Cloudless Sulphur (Phoebis sennae) life history
Cloudless Sulphur (Phoebis sennae) Life History

Presumed Cloudless Sulphur eggs, 9-5-09

Recently emerged, 9-7-10

Well-camouflaged caterpillar, 9-10-10




Mature caterpillar, 9-20-10

Chrysalis, 9-22-10

Dorsal of fresh female Cloudless Sulphur, 9-28-10

I bought 3 plants of Lindheimer's sennae, sennae lindenheimerina, in hopes of obtaining eggs to record a life history of Cloudless Sulphurs. The plan worked like a charm: long before the plants were set in the ground, I found sulphur eggs on them. The surprise came a couple of weeks into the study: I realized I was raising two kinds of caterpillars. Of the three eggs I collected, two were Cloudless Sulphurs, but the other was a Sleepy Orange.

This was disturbing, because it would have ruined the study if I could not distinguish which caterpillars were which. I went back and reviewed photos. Fortunately, it was easy to separate the Sleepy Orange caterpillar from the other two. Its first instar was a pale white, and second or third pale green, while the Coudless Sulphurs were a strong yellow throughout this period. In later instars, differences in color and striping were equally obvious.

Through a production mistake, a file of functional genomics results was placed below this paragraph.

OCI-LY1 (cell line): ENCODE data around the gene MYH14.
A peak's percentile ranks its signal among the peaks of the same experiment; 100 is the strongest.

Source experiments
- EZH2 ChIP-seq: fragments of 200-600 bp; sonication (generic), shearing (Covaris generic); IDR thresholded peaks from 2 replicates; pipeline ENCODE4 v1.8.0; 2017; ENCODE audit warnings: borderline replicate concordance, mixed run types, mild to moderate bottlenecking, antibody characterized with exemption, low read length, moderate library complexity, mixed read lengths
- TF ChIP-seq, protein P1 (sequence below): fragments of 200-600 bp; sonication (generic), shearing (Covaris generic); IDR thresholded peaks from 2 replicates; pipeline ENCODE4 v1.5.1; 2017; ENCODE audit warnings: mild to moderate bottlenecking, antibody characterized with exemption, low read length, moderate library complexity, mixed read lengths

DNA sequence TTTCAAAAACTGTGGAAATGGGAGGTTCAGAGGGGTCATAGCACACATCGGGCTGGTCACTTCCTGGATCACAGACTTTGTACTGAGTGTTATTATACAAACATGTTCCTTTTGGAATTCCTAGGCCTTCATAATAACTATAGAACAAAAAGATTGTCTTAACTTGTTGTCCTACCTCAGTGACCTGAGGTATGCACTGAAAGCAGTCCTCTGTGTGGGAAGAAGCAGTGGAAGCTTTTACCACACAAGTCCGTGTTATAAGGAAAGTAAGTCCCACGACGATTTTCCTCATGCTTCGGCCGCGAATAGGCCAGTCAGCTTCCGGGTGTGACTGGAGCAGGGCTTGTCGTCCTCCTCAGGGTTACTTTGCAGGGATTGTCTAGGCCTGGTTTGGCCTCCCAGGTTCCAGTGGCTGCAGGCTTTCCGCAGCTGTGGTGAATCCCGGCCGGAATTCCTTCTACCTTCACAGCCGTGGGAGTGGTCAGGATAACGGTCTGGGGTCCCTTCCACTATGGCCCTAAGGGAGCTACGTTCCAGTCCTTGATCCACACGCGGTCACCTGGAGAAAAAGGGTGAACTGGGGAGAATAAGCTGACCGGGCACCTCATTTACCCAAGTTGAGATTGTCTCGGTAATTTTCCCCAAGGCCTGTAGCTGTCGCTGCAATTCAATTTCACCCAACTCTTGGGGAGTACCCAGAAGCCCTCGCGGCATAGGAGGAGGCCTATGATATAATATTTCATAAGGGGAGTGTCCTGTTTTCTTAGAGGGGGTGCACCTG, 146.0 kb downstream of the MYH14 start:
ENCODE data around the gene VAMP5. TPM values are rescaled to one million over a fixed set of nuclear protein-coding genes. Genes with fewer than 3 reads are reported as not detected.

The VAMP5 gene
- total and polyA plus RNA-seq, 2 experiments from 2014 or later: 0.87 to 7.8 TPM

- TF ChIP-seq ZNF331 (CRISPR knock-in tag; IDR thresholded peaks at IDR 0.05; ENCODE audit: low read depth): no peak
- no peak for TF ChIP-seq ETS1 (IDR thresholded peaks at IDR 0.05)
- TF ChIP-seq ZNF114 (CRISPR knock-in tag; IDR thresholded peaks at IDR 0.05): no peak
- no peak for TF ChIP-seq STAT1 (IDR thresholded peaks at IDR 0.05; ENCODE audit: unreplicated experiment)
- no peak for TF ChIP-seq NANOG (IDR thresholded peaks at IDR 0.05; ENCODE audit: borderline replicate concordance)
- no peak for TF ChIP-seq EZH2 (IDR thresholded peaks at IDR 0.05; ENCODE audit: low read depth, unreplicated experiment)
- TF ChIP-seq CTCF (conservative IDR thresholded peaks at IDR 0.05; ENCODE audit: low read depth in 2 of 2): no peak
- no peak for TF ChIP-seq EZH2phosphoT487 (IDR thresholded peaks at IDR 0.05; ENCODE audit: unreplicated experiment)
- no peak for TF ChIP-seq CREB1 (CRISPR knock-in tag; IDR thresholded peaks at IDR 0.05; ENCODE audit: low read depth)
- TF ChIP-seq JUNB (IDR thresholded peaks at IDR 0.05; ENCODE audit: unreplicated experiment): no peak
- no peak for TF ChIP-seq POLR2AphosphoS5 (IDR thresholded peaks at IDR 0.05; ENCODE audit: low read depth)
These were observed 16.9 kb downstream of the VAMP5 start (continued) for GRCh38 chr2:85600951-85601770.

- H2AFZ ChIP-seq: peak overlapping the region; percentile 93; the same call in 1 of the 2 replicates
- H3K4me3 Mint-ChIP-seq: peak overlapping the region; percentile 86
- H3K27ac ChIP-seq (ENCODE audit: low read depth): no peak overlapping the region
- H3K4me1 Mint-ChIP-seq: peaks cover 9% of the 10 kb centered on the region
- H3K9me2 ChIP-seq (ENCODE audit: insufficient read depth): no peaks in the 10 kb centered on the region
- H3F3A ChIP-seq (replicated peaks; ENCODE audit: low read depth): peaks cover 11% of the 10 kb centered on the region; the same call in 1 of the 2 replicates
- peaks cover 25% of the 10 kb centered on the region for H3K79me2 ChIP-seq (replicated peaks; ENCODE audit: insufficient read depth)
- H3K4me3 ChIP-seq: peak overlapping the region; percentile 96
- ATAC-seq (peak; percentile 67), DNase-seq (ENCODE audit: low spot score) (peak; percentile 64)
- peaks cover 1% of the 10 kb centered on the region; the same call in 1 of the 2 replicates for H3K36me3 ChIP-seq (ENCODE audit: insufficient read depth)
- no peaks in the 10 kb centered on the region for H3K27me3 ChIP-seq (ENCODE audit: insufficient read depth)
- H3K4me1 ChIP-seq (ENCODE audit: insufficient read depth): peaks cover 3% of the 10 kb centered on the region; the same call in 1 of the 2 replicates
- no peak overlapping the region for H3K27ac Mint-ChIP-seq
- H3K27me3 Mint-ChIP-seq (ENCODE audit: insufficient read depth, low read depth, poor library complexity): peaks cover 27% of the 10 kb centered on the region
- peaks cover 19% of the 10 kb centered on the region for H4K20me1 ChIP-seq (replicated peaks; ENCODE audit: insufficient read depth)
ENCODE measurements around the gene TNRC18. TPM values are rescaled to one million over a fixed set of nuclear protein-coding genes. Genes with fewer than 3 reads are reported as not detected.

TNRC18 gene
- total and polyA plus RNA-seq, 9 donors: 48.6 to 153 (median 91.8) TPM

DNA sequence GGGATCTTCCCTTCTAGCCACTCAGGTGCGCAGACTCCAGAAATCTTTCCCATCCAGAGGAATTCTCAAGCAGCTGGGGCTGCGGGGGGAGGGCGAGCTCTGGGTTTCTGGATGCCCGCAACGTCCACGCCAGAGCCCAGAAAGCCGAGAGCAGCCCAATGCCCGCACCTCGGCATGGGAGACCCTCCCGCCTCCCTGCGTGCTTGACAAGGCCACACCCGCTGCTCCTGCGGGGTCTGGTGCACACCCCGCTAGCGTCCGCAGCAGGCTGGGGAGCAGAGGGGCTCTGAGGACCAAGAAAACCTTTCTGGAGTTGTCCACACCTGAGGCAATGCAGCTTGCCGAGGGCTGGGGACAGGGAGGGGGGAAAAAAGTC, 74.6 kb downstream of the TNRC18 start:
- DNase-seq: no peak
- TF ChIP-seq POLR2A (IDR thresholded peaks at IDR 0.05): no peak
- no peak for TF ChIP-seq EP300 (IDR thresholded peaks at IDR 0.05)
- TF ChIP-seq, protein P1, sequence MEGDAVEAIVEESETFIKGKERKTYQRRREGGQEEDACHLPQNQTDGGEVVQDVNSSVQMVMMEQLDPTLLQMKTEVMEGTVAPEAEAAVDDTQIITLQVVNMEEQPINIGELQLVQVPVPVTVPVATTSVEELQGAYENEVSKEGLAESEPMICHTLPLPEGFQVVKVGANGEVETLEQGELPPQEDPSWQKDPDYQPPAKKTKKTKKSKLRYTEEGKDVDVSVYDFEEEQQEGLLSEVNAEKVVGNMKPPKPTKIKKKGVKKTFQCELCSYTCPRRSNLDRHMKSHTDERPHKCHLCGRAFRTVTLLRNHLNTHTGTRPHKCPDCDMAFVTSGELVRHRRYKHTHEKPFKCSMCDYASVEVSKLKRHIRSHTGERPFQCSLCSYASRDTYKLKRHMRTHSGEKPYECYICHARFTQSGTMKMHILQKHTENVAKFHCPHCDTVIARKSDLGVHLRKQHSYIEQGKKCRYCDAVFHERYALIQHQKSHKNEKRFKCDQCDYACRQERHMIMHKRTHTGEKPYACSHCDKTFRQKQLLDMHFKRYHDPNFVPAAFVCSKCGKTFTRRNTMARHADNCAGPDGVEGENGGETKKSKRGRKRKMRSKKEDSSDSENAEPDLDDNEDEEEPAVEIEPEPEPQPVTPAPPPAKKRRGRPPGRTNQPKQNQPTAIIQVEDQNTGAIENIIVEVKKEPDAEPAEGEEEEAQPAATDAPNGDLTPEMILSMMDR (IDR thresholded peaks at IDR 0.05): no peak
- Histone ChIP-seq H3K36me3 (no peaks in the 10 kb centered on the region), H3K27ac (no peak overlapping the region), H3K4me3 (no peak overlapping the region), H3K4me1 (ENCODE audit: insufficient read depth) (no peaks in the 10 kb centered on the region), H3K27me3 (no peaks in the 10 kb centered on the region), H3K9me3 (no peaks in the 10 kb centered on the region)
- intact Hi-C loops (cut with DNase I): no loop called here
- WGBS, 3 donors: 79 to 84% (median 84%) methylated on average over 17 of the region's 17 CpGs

The young sennae caterpillars favored flowers, and blended in very well (see 9-10-10 picture). The older caterpillars moved to the leaves, perhaps of necessity, and became green as their diet changed.

One of the presumed sennae eggs was white when found, indicating it had been deposited within a day or two. This suggests the caterpillars eclosed on the third or fourth day after the eggs were laid. The first caterpillar pupated on September 19, after 12 days, and the adult emerged six days later. It therefore required just over three weeks to go from egg to adult. The second caterpillar took three days longer to pupate and emerge.

Cloudless Sulphur Page